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Germany-led meet seeks to get produce to China

A mango farm manager inspects fruit at a grove in Preah Sihanouk province in 2014.
A mango farm manager inspects fruit at a grove in Preah Sihanouk province in 2014. Heng Chivoan

Germany-led meet seeks to get produce to China

Germany’s international development agency (GIZ) held a workshop on Tuesday that promoted Cambodian agricultural exports to China, focusing on the necessary export guidelines and the sanitation standards that are often lacking in the Kingdom’s agricultural value chains.

“We have compiled export guidelines for certain products that have potential to benefit from trade with China, such as mangoes, bananas, and longan,” said Florian Miss, program manager of economic cooperation for GIZ’s sub-regional initiatives in Asia.

One of the main obstacles for exports to China are certificates guaranteeing the products meet sanitary and phytosanitary standards (SPS), which according to Miss can be difficult for many Cambodian farmers to obtain.

Hean Vanhan, director general at the Agriculture Ministry’s General Directorate of Agriculture, said China is strict about requiring SPS certificates for all imports, and many local farmers have yet to adopt standards necessary to acquire this certification.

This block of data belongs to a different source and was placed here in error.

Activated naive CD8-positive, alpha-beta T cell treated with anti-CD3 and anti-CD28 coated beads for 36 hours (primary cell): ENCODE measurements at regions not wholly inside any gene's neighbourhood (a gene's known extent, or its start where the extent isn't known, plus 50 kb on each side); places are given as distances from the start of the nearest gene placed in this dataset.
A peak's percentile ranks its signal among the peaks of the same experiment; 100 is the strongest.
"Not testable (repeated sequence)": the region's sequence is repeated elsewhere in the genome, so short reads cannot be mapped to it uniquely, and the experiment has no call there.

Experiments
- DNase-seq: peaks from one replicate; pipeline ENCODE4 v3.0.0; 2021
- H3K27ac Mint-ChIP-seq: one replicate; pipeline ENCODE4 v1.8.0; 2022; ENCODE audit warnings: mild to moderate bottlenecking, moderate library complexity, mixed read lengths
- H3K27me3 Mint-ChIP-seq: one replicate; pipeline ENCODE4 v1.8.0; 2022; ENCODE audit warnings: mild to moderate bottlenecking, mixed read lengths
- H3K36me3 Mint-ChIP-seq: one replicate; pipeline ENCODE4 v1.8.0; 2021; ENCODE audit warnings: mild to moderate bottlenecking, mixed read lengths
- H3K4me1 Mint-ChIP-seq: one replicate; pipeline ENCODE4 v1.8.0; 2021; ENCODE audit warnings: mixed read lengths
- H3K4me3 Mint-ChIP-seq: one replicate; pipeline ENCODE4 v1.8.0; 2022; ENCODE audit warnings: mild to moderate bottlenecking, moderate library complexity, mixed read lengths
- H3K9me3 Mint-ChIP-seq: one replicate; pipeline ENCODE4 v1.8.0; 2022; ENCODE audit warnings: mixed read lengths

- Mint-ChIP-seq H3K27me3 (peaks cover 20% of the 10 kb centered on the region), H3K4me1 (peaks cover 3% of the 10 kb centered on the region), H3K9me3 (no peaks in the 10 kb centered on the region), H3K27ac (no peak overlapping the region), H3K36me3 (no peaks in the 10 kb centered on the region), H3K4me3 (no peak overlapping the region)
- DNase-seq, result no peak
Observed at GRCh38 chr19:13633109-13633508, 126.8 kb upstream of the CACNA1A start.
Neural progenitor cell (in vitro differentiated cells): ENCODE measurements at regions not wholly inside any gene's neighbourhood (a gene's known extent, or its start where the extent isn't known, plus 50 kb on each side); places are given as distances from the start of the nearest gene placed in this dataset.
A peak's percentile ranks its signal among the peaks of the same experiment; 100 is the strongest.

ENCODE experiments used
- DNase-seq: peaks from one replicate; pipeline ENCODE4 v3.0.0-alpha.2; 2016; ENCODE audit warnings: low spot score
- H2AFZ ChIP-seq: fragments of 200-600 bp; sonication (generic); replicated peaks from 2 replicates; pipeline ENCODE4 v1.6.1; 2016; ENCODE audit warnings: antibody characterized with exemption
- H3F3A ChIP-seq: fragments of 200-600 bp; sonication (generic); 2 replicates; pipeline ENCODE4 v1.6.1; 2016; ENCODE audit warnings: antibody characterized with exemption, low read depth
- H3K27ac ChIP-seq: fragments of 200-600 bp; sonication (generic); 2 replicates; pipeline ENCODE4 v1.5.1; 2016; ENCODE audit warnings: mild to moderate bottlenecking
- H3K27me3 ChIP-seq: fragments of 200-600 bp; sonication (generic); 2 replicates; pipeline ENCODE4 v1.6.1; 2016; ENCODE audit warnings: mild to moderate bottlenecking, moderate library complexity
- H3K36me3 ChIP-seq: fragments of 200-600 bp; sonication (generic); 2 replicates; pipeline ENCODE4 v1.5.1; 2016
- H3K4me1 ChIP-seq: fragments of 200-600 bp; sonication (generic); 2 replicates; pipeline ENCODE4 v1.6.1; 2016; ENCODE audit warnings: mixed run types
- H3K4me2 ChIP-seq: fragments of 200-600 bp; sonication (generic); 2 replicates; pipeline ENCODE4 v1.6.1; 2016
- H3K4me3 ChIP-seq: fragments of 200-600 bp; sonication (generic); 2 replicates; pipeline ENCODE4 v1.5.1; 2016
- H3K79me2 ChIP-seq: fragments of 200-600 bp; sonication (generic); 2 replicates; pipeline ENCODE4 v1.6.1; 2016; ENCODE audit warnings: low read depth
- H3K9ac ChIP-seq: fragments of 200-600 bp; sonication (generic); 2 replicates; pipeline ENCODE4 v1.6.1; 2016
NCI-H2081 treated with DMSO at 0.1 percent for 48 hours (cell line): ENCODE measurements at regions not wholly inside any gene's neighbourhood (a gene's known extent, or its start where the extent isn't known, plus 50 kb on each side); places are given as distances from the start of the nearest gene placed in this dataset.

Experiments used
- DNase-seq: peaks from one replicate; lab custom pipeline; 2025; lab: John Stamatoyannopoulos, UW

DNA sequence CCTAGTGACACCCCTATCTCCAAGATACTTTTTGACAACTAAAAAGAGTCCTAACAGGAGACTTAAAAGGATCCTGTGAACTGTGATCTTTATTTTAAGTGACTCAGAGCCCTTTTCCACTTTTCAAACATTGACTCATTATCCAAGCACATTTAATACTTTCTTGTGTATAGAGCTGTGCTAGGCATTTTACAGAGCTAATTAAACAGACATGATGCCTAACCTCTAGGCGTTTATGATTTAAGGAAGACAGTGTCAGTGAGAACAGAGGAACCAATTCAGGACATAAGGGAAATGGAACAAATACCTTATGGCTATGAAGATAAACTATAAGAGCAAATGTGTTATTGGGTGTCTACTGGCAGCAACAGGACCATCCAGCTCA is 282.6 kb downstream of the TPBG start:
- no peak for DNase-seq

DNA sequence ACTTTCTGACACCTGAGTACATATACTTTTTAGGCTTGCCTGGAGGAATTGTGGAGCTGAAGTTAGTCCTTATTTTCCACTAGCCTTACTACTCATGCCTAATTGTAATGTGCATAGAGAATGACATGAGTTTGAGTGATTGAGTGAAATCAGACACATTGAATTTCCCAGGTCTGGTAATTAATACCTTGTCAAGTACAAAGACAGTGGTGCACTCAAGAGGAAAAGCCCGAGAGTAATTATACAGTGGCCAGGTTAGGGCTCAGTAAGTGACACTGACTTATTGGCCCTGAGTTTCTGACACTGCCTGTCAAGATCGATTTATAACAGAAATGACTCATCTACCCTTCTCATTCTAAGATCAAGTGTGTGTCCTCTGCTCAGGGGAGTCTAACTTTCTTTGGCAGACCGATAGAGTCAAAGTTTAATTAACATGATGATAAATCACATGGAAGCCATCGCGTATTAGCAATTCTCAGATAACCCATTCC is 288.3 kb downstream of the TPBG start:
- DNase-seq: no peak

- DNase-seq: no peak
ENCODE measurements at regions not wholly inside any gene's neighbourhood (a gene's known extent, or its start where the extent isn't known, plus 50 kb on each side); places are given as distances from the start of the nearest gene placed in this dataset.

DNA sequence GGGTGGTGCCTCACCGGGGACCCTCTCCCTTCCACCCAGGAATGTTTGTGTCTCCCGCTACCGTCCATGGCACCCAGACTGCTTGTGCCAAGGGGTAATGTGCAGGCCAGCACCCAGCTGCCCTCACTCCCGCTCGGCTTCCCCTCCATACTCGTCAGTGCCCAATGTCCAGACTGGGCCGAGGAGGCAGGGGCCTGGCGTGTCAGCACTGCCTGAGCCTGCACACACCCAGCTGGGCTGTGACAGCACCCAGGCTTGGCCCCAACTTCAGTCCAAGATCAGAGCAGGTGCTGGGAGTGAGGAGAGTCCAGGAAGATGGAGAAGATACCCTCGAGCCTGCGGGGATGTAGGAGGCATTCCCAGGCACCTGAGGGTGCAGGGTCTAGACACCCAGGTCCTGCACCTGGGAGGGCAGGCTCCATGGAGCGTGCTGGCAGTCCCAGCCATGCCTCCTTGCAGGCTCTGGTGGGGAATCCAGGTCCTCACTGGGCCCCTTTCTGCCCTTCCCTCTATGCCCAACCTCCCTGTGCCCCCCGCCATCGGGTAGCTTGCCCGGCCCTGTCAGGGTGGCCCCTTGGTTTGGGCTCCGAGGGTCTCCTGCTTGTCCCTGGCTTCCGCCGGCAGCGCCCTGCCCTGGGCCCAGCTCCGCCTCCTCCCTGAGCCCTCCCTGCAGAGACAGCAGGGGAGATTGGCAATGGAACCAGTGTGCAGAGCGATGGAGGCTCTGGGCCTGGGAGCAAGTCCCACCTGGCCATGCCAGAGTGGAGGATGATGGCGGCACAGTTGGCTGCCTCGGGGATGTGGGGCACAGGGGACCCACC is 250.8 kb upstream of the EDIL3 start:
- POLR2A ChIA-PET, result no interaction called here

“Our smallholder farmers have to grow their crops based on the requirements of [export] markets,” he said, but added that many farmers were not yet in compliance with the requirements.

One way to streamline that process would be to form cooperatives, Vanhan said, in order to ensure individual farmers weren’t taking on the burden of exporting goods alone.

One such group is the Kampong Speu Mango Association, which has been trying to clarify the rules surrounding SPS and get its members certified for several months.

In Chayvan, the association’s president, said he was hopeful about the actions being taken by both the GIZ and the Agriculture Ministry.

“We are getting closer and closer to the Chinese market,” he said.

Din Den, a longan farmer in Battambang province, also said he hoped to gain access to China’s market. Den typically exports his fruit directly to Thailand, but has to pay fees that eat into his profits.

He exports approximately 10 tonnes of longan to Thailand per day, he said, and is required to pay over 30 baht – or about $1 – per kilogram of his product just to get it past the border.

“I want to deliver to China directly, because I think this would increase my profits,” he said.

“I want to know how to reach the market, what the costs of transportation would be and how to comply with export laws.”

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